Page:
The PCR experiments on cDNA panels and clinical tumor samples showed that PBOV1 was expressed in tumors of 19 distinct tissue origins, out of 34 tested, and at the same time was silent in all normal fetal and adult tissue types tested. These results are highly consistent with our previous report [20], and the fact that we used an independent batch of cDNA panels in this work shows that the obtained result is robust. Early reports indicated that PBOV1 was expressed in breast and prostate cancers and that its expression in tumor cells was upregulated by sex hormone treatment [21], [22]. Consistent with this, we found that PBOV1 was expressed in multiple hormone-dependent cancer types, including breast, ovary, uterus, prostate and testis cancer.

The mechanism behind the tumor-specific activation of PBOV1 is unclear. Tumors are known for widespread transcriptional activation and this phenomenon has been at least partially attributed to DNA hypomethylation [15]. However, we found that PBOV1 was expressed from a GC-poor, TATA-containing promoter and its expression in HepG2 cells was insensitive to DNA methylation inhibitor treatment but responded to treatment with histone deacetylase inhibitor. These results suggest that, unlike cancer/testis antigens, PBOV1 activation in tumors cannot be explained by DNA hypomethylation and is likely a result of the action of specific transcription factors. Hence we conclude that PBOV1 can be classified to tumor-specific antigens (TSA), a class of genes postulated a long time ago [45], but the attempts to identify specific members have been mostly unproductive, with one notable exception being the alpha-fetoprotein [46].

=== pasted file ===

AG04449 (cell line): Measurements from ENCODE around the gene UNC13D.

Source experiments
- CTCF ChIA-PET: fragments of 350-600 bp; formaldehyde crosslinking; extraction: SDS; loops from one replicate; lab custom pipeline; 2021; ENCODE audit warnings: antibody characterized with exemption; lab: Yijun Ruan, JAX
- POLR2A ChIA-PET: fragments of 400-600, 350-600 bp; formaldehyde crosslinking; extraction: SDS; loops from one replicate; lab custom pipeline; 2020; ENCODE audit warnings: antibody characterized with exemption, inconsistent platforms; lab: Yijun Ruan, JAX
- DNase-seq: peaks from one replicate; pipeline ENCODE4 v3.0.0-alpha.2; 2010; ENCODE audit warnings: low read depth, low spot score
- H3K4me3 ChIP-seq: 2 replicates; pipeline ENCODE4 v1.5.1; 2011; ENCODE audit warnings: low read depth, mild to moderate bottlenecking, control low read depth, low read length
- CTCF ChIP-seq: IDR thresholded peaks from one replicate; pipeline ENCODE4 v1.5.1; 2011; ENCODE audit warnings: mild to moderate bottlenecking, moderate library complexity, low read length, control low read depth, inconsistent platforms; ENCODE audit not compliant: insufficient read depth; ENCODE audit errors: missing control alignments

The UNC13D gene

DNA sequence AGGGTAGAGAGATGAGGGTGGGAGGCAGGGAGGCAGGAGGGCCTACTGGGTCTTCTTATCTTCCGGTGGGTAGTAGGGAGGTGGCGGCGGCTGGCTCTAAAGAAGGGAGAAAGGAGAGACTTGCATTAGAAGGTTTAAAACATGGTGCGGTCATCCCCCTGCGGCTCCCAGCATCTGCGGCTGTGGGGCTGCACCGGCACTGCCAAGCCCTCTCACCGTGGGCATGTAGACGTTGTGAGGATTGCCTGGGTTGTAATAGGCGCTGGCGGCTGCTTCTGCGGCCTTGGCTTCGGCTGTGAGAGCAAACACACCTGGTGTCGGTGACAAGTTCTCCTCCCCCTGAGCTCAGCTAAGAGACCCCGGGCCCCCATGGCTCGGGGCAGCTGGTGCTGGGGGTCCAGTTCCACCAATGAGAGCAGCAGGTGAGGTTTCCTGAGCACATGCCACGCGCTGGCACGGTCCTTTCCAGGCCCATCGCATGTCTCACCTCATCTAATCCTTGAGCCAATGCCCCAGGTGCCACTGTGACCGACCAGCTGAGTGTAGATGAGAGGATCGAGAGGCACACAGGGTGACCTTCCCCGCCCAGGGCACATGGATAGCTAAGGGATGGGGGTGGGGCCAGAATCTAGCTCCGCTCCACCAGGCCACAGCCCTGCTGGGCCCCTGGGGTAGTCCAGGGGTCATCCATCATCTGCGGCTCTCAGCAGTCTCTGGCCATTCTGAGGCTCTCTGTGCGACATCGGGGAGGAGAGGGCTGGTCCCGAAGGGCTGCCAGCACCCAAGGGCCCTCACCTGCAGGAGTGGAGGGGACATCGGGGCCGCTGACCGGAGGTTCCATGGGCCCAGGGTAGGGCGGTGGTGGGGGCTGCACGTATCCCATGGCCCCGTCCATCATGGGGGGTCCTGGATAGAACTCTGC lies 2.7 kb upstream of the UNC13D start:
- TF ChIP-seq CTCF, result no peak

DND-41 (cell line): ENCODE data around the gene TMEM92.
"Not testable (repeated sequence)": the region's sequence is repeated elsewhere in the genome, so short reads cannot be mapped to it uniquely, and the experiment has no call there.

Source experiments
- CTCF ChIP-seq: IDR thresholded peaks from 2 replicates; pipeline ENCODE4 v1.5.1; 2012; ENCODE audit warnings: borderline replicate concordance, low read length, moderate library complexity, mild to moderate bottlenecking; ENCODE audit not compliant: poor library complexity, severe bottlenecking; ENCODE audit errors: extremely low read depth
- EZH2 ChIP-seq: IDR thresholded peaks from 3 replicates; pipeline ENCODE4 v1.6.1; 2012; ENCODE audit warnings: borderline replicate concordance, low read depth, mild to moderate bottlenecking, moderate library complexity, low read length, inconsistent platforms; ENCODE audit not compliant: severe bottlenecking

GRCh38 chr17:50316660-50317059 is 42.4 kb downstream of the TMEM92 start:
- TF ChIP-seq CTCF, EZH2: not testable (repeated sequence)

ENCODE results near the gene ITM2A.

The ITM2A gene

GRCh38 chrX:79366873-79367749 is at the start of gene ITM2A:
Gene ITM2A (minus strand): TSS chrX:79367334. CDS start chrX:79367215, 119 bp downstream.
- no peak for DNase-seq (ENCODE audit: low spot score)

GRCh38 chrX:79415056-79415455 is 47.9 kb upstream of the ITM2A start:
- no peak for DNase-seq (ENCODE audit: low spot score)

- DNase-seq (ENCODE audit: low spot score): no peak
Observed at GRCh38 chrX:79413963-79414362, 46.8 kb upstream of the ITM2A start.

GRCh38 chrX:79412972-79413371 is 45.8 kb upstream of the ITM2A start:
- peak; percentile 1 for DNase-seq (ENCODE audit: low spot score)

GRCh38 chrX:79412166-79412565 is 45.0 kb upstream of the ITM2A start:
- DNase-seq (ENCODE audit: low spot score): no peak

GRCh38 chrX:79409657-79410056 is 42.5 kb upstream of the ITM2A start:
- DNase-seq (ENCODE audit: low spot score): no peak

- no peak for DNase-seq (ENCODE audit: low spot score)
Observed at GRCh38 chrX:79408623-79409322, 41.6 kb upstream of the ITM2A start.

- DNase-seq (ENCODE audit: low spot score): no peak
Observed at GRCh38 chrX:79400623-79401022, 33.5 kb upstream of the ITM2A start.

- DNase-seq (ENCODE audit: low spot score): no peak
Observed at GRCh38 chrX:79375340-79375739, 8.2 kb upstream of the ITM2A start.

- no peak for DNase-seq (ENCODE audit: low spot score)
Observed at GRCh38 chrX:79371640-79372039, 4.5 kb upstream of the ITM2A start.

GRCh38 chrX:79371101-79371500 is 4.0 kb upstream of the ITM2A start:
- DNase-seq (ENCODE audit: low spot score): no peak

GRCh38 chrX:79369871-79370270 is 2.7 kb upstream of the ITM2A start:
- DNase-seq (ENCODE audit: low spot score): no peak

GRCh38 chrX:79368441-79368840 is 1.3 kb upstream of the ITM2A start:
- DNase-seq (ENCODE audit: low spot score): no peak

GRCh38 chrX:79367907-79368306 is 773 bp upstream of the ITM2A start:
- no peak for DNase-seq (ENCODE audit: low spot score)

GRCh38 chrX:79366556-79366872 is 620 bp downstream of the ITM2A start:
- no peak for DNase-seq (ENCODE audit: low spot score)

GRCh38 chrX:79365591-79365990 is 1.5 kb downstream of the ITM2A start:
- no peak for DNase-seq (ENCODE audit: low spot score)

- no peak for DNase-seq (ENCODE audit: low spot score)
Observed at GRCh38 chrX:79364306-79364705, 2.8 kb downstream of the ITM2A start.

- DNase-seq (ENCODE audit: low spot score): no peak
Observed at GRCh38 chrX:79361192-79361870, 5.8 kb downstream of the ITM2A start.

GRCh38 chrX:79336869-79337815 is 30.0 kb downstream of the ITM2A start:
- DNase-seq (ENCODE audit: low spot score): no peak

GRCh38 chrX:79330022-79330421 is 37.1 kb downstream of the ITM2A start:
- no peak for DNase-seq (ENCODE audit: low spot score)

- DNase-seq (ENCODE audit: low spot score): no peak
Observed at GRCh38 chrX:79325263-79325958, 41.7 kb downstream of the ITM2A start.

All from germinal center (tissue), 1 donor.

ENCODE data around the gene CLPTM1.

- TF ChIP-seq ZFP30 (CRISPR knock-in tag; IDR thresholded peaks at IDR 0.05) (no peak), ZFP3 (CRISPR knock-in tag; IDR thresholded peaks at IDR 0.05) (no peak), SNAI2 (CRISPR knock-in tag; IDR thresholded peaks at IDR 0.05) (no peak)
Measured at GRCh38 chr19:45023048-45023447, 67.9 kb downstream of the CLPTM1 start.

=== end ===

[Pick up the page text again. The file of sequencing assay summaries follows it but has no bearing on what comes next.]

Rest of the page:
Here we have further attempted to identify the transcription factors that could control the tumor-specific activation of PBOV1. Although our results are far from being conclusive, we have made a number of important observations. By analyzing publicly available ChIP-seq data and transcription profile correlations in microarray datasets, we found some evidence that PBOV1 expression in cancers may be positively regulated by C/EBP transcription factors and by Hedgehog signaling pathway. The latter result is especially interesting since the Hedgehog signaling pathway is one of the master regulators of embryonic development. While it is mostly quiescent in adult tissues, the ectopic reactivation of the Hedgehog pathway has been shown to be involved in the development of cancer [44]. Due to the pivotal role of Hedgehog signaling in many cancers, a number of Smoothened inhibitor drugs are currently undergoing clinical trials for anti-cancer efficacy [47]. We found publicly deposited microarray data that shows that PBOV1 expression in pancreatic cancer xenografts negatively responds to the treatment with HhAntag, one of the emerging anti-cancer Hedgehog inhibitor drugs. This result suggests that Hedgehog signaling might be one of the important factors that shape the tumor-specific expression of PBOV1. However this finding requires further validation, which is a scope of our future work.